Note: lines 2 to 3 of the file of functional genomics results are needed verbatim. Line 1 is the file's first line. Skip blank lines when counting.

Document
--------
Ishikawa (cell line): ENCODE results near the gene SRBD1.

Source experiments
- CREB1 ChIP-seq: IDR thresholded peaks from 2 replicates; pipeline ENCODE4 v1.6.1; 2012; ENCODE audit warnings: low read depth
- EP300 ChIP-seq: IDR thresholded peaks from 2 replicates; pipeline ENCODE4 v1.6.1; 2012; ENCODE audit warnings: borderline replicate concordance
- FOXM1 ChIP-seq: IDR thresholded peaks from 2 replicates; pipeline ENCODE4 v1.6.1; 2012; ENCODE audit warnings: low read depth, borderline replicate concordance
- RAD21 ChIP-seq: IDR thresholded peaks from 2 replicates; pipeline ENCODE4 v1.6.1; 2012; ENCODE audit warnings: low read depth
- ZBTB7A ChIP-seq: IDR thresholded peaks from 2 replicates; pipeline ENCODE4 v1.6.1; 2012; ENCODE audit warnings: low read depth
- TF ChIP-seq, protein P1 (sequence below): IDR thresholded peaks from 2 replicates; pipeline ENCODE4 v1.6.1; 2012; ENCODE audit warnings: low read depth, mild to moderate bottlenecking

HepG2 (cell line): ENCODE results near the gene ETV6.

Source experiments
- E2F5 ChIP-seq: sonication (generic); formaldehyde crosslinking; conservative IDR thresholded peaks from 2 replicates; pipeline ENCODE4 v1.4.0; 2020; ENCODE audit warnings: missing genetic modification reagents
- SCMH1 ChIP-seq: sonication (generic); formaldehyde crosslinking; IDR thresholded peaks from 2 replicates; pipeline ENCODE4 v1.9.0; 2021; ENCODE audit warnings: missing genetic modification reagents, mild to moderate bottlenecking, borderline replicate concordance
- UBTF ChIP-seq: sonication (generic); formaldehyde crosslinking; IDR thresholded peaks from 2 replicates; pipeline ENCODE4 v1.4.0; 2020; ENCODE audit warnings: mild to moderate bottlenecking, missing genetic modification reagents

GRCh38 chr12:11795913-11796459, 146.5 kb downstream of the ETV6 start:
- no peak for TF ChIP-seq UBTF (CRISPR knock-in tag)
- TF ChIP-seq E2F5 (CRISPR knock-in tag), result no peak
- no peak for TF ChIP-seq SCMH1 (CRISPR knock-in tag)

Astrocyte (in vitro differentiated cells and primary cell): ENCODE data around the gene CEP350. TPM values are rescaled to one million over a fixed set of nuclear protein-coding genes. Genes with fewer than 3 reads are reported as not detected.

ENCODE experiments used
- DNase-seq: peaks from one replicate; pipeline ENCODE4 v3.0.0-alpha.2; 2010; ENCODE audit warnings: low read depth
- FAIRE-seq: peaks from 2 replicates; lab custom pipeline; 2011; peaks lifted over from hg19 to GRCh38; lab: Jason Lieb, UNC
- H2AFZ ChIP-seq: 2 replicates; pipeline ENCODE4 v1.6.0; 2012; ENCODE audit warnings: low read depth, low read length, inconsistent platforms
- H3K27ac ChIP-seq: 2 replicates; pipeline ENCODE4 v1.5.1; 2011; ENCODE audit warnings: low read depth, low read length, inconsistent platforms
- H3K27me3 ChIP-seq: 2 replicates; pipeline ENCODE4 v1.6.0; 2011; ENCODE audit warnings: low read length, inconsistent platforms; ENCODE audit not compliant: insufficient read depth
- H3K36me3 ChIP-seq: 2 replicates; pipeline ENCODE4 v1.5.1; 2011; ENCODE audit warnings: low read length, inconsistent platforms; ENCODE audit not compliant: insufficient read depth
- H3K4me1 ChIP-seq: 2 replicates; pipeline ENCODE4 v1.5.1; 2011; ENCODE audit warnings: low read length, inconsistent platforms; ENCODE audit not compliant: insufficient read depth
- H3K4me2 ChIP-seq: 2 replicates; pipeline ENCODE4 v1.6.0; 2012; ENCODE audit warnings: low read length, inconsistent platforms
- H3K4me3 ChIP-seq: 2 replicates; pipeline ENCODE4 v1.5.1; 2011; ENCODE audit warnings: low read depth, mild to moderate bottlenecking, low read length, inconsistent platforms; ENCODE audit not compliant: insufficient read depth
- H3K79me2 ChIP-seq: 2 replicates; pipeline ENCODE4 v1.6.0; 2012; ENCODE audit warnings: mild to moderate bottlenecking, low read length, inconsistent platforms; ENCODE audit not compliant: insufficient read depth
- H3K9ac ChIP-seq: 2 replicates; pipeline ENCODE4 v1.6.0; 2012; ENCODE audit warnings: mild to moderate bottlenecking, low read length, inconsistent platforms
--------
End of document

Source experiments
- CREB1 ChIP-seq: IDR thresholded peaks from 2 replicates; pipeline ENCODE4 v1.6.1; 2012; ENCODE audit warnings: low read depth